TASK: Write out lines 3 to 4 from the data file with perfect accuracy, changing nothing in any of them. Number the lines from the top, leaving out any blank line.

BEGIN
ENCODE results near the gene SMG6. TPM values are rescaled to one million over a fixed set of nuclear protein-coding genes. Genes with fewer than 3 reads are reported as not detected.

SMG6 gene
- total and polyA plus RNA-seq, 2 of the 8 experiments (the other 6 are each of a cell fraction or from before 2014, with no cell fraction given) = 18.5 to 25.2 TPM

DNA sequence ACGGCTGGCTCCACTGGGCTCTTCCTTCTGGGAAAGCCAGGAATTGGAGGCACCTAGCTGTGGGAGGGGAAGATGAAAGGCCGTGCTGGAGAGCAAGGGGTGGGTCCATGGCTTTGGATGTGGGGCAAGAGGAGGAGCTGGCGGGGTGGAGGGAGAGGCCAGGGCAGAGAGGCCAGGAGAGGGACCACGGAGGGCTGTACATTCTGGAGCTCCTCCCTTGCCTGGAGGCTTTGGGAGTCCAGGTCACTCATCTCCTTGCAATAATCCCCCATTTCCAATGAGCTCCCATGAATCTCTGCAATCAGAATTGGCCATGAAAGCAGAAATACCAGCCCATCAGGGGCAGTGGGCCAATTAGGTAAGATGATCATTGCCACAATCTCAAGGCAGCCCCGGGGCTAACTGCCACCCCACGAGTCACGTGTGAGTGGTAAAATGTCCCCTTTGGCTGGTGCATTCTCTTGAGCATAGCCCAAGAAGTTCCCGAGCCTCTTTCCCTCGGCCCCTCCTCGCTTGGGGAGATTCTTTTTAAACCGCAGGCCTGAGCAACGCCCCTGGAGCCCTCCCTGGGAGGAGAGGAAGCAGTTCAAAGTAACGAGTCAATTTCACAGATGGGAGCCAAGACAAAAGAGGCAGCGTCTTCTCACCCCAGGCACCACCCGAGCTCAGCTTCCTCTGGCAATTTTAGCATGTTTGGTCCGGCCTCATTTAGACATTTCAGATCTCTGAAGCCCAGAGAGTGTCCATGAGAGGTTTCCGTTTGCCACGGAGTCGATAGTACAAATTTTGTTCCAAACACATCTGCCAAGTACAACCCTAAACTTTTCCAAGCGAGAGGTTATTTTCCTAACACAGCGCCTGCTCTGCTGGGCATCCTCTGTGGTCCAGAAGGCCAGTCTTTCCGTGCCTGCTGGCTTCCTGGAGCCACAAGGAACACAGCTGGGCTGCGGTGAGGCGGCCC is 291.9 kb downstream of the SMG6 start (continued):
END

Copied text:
- total and polyA plus RNA-seq, 2 of the 8 experiments (the other 6 are each of a cell fraction or from before 2014, with no cell fraction given) = 18.5 to 25.2 TPM

DNA sequence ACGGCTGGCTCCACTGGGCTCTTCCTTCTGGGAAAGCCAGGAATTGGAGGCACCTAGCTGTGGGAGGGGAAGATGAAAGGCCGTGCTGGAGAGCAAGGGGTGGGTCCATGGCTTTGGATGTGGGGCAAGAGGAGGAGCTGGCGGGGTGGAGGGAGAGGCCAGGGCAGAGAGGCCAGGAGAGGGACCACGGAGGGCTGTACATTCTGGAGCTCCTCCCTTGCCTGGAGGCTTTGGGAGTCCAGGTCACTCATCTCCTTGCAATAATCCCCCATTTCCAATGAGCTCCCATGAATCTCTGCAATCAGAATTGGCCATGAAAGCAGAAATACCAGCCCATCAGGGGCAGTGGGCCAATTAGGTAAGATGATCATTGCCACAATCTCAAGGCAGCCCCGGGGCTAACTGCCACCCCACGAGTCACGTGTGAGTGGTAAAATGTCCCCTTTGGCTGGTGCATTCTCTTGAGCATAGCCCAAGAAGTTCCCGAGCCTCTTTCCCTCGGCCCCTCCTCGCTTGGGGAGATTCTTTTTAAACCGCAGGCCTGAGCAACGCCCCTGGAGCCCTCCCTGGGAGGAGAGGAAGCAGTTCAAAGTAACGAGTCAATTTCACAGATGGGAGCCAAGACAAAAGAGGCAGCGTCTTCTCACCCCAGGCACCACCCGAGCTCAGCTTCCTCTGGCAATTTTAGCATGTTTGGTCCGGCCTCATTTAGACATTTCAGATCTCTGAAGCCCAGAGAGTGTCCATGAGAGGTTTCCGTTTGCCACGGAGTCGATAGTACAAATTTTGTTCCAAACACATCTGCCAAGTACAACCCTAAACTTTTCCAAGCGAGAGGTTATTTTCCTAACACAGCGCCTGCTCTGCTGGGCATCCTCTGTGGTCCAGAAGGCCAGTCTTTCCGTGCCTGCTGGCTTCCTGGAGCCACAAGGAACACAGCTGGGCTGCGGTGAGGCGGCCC is 291.9 kb downstream of the SMG6 start (continued):